Experiments in Watercolors

I got an itch to learn how to watercolor a couple years ago and have been dabbling here and there since then. I started by trying to recreate some patterns I found via Pinterest (mostly flowery ones by Rifle Paper Co.), but I soon needed to find my own watercolor voice. This year I began a series of watercolors based off of photos from my travels. In the process of creating these watercolors, I discovered that I’ve been lying to myself for quite some time. I always said I couldn’t draw, but it turns out I can! I think I’m getting better with every new page in my watercolor Moleskine sketchbook. Here are a few of my favorites:

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USS Pennsylvania

USS Pennsylvania Postcard | wakeupanddance.com

USS Pennsylvania Postcard Writing| wakeupanddance.com

Am home now. Very warm here. Left Oakland last Wednesday. – ?

I’m not sure who signed this card. Might be a Violet that I’ve seen sign other postcards. Something about this one seems special. It has a metallic sheen to it and the scanned image doesn’t do it justice. I’m not sure if the USS Pennsylvania holds any significance, but perhaps we’ll find out later in other correspondence. I did manage to find some interesting facts about the ship though. This was the first ship to have an airplane land on it and was renamed Pittsburgh so that a battle ship in the Atlantic fleet could be named Pennsylvania. This caused a brief confusion in my initial search because this postcard is from 1910 and the more famous USS Pennsylvania wasn’t launched until 1915.


To Kiss a Miss – Sep. 5, 1911

To Kiss a Miss 1

A postcard sent to Miss Ivah WIlliams from Brushcreek California. It took a little guess work to decipher the rubber stamp marking, but it turns out that Brushcreek is near Oroville, California and had a post office from 1856 to 1916. Given the postcard he chose to send her, I wonder if there was a spark between them. Seems a little too flirty to send to just a friend. Message below. Read more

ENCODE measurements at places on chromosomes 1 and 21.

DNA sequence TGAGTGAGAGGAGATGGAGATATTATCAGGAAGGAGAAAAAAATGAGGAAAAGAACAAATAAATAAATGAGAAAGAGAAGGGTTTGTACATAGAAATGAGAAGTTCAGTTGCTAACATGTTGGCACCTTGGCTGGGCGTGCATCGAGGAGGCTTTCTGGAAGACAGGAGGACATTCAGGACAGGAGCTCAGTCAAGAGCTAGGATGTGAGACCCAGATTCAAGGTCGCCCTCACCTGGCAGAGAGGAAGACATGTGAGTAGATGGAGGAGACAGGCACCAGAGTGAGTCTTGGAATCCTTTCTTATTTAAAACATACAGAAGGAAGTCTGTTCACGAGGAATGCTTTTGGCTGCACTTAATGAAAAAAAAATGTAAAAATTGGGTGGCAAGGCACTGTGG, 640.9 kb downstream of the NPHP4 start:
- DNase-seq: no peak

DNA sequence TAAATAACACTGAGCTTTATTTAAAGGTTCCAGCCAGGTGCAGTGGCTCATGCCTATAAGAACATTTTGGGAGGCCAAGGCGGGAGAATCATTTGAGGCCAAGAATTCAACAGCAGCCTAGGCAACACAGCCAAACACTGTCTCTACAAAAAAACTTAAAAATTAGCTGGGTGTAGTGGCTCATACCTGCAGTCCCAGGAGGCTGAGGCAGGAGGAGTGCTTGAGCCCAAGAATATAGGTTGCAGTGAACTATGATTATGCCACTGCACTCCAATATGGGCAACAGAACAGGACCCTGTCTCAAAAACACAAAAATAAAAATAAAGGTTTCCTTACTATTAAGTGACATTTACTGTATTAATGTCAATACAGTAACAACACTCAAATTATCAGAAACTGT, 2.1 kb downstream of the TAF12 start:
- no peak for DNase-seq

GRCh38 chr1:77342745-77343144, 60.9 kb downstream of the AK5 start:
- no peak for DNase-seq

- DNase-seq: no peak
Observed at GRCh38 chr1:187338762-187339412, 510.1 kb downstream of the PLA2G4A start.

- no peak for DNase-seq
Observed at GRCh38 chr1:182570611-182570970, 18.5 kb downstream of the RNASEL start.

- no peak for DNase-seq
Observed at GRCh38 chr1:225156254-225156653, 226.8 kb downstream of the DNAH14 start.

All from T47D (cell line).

Panama Canal Sept. 29, 1913

IMG_2975I inherited a large cedar chest filled with old photographs, letters, and postcards from my Grandmother last winter. As we went through her belongings it occurred to me that we needed to digitize the items in the chest for all of us to be able to look at since we are spread out across a few different states. As I started flipping through the old photographs and letters, it became clear that they were too neat to keep to ourselves, so I’m sharing my finds here. I’m not very familiar with the subjects, but as I go through everything I hope to learn more about this part of my family tree along with an idea of what life used to be like in the early 1900s.

For instance, take this postcard. It’s a picture of my great grandfather, Sam, who worked on the building of the Panama Canal. I had heard that one of my relatives had had a hand in the building of the canal and that the money he earned helped the family to get through the Great Depression better than most folks. Now I’ve found the photographic evidence and I was surprised that he had been able to turn a photograph of himself into a postcard wayyy back in 1913. I had thought that this was a relatively new concept that came with our smart phones and apps. Apparently people were doing this over a hundred years ago as well! Read more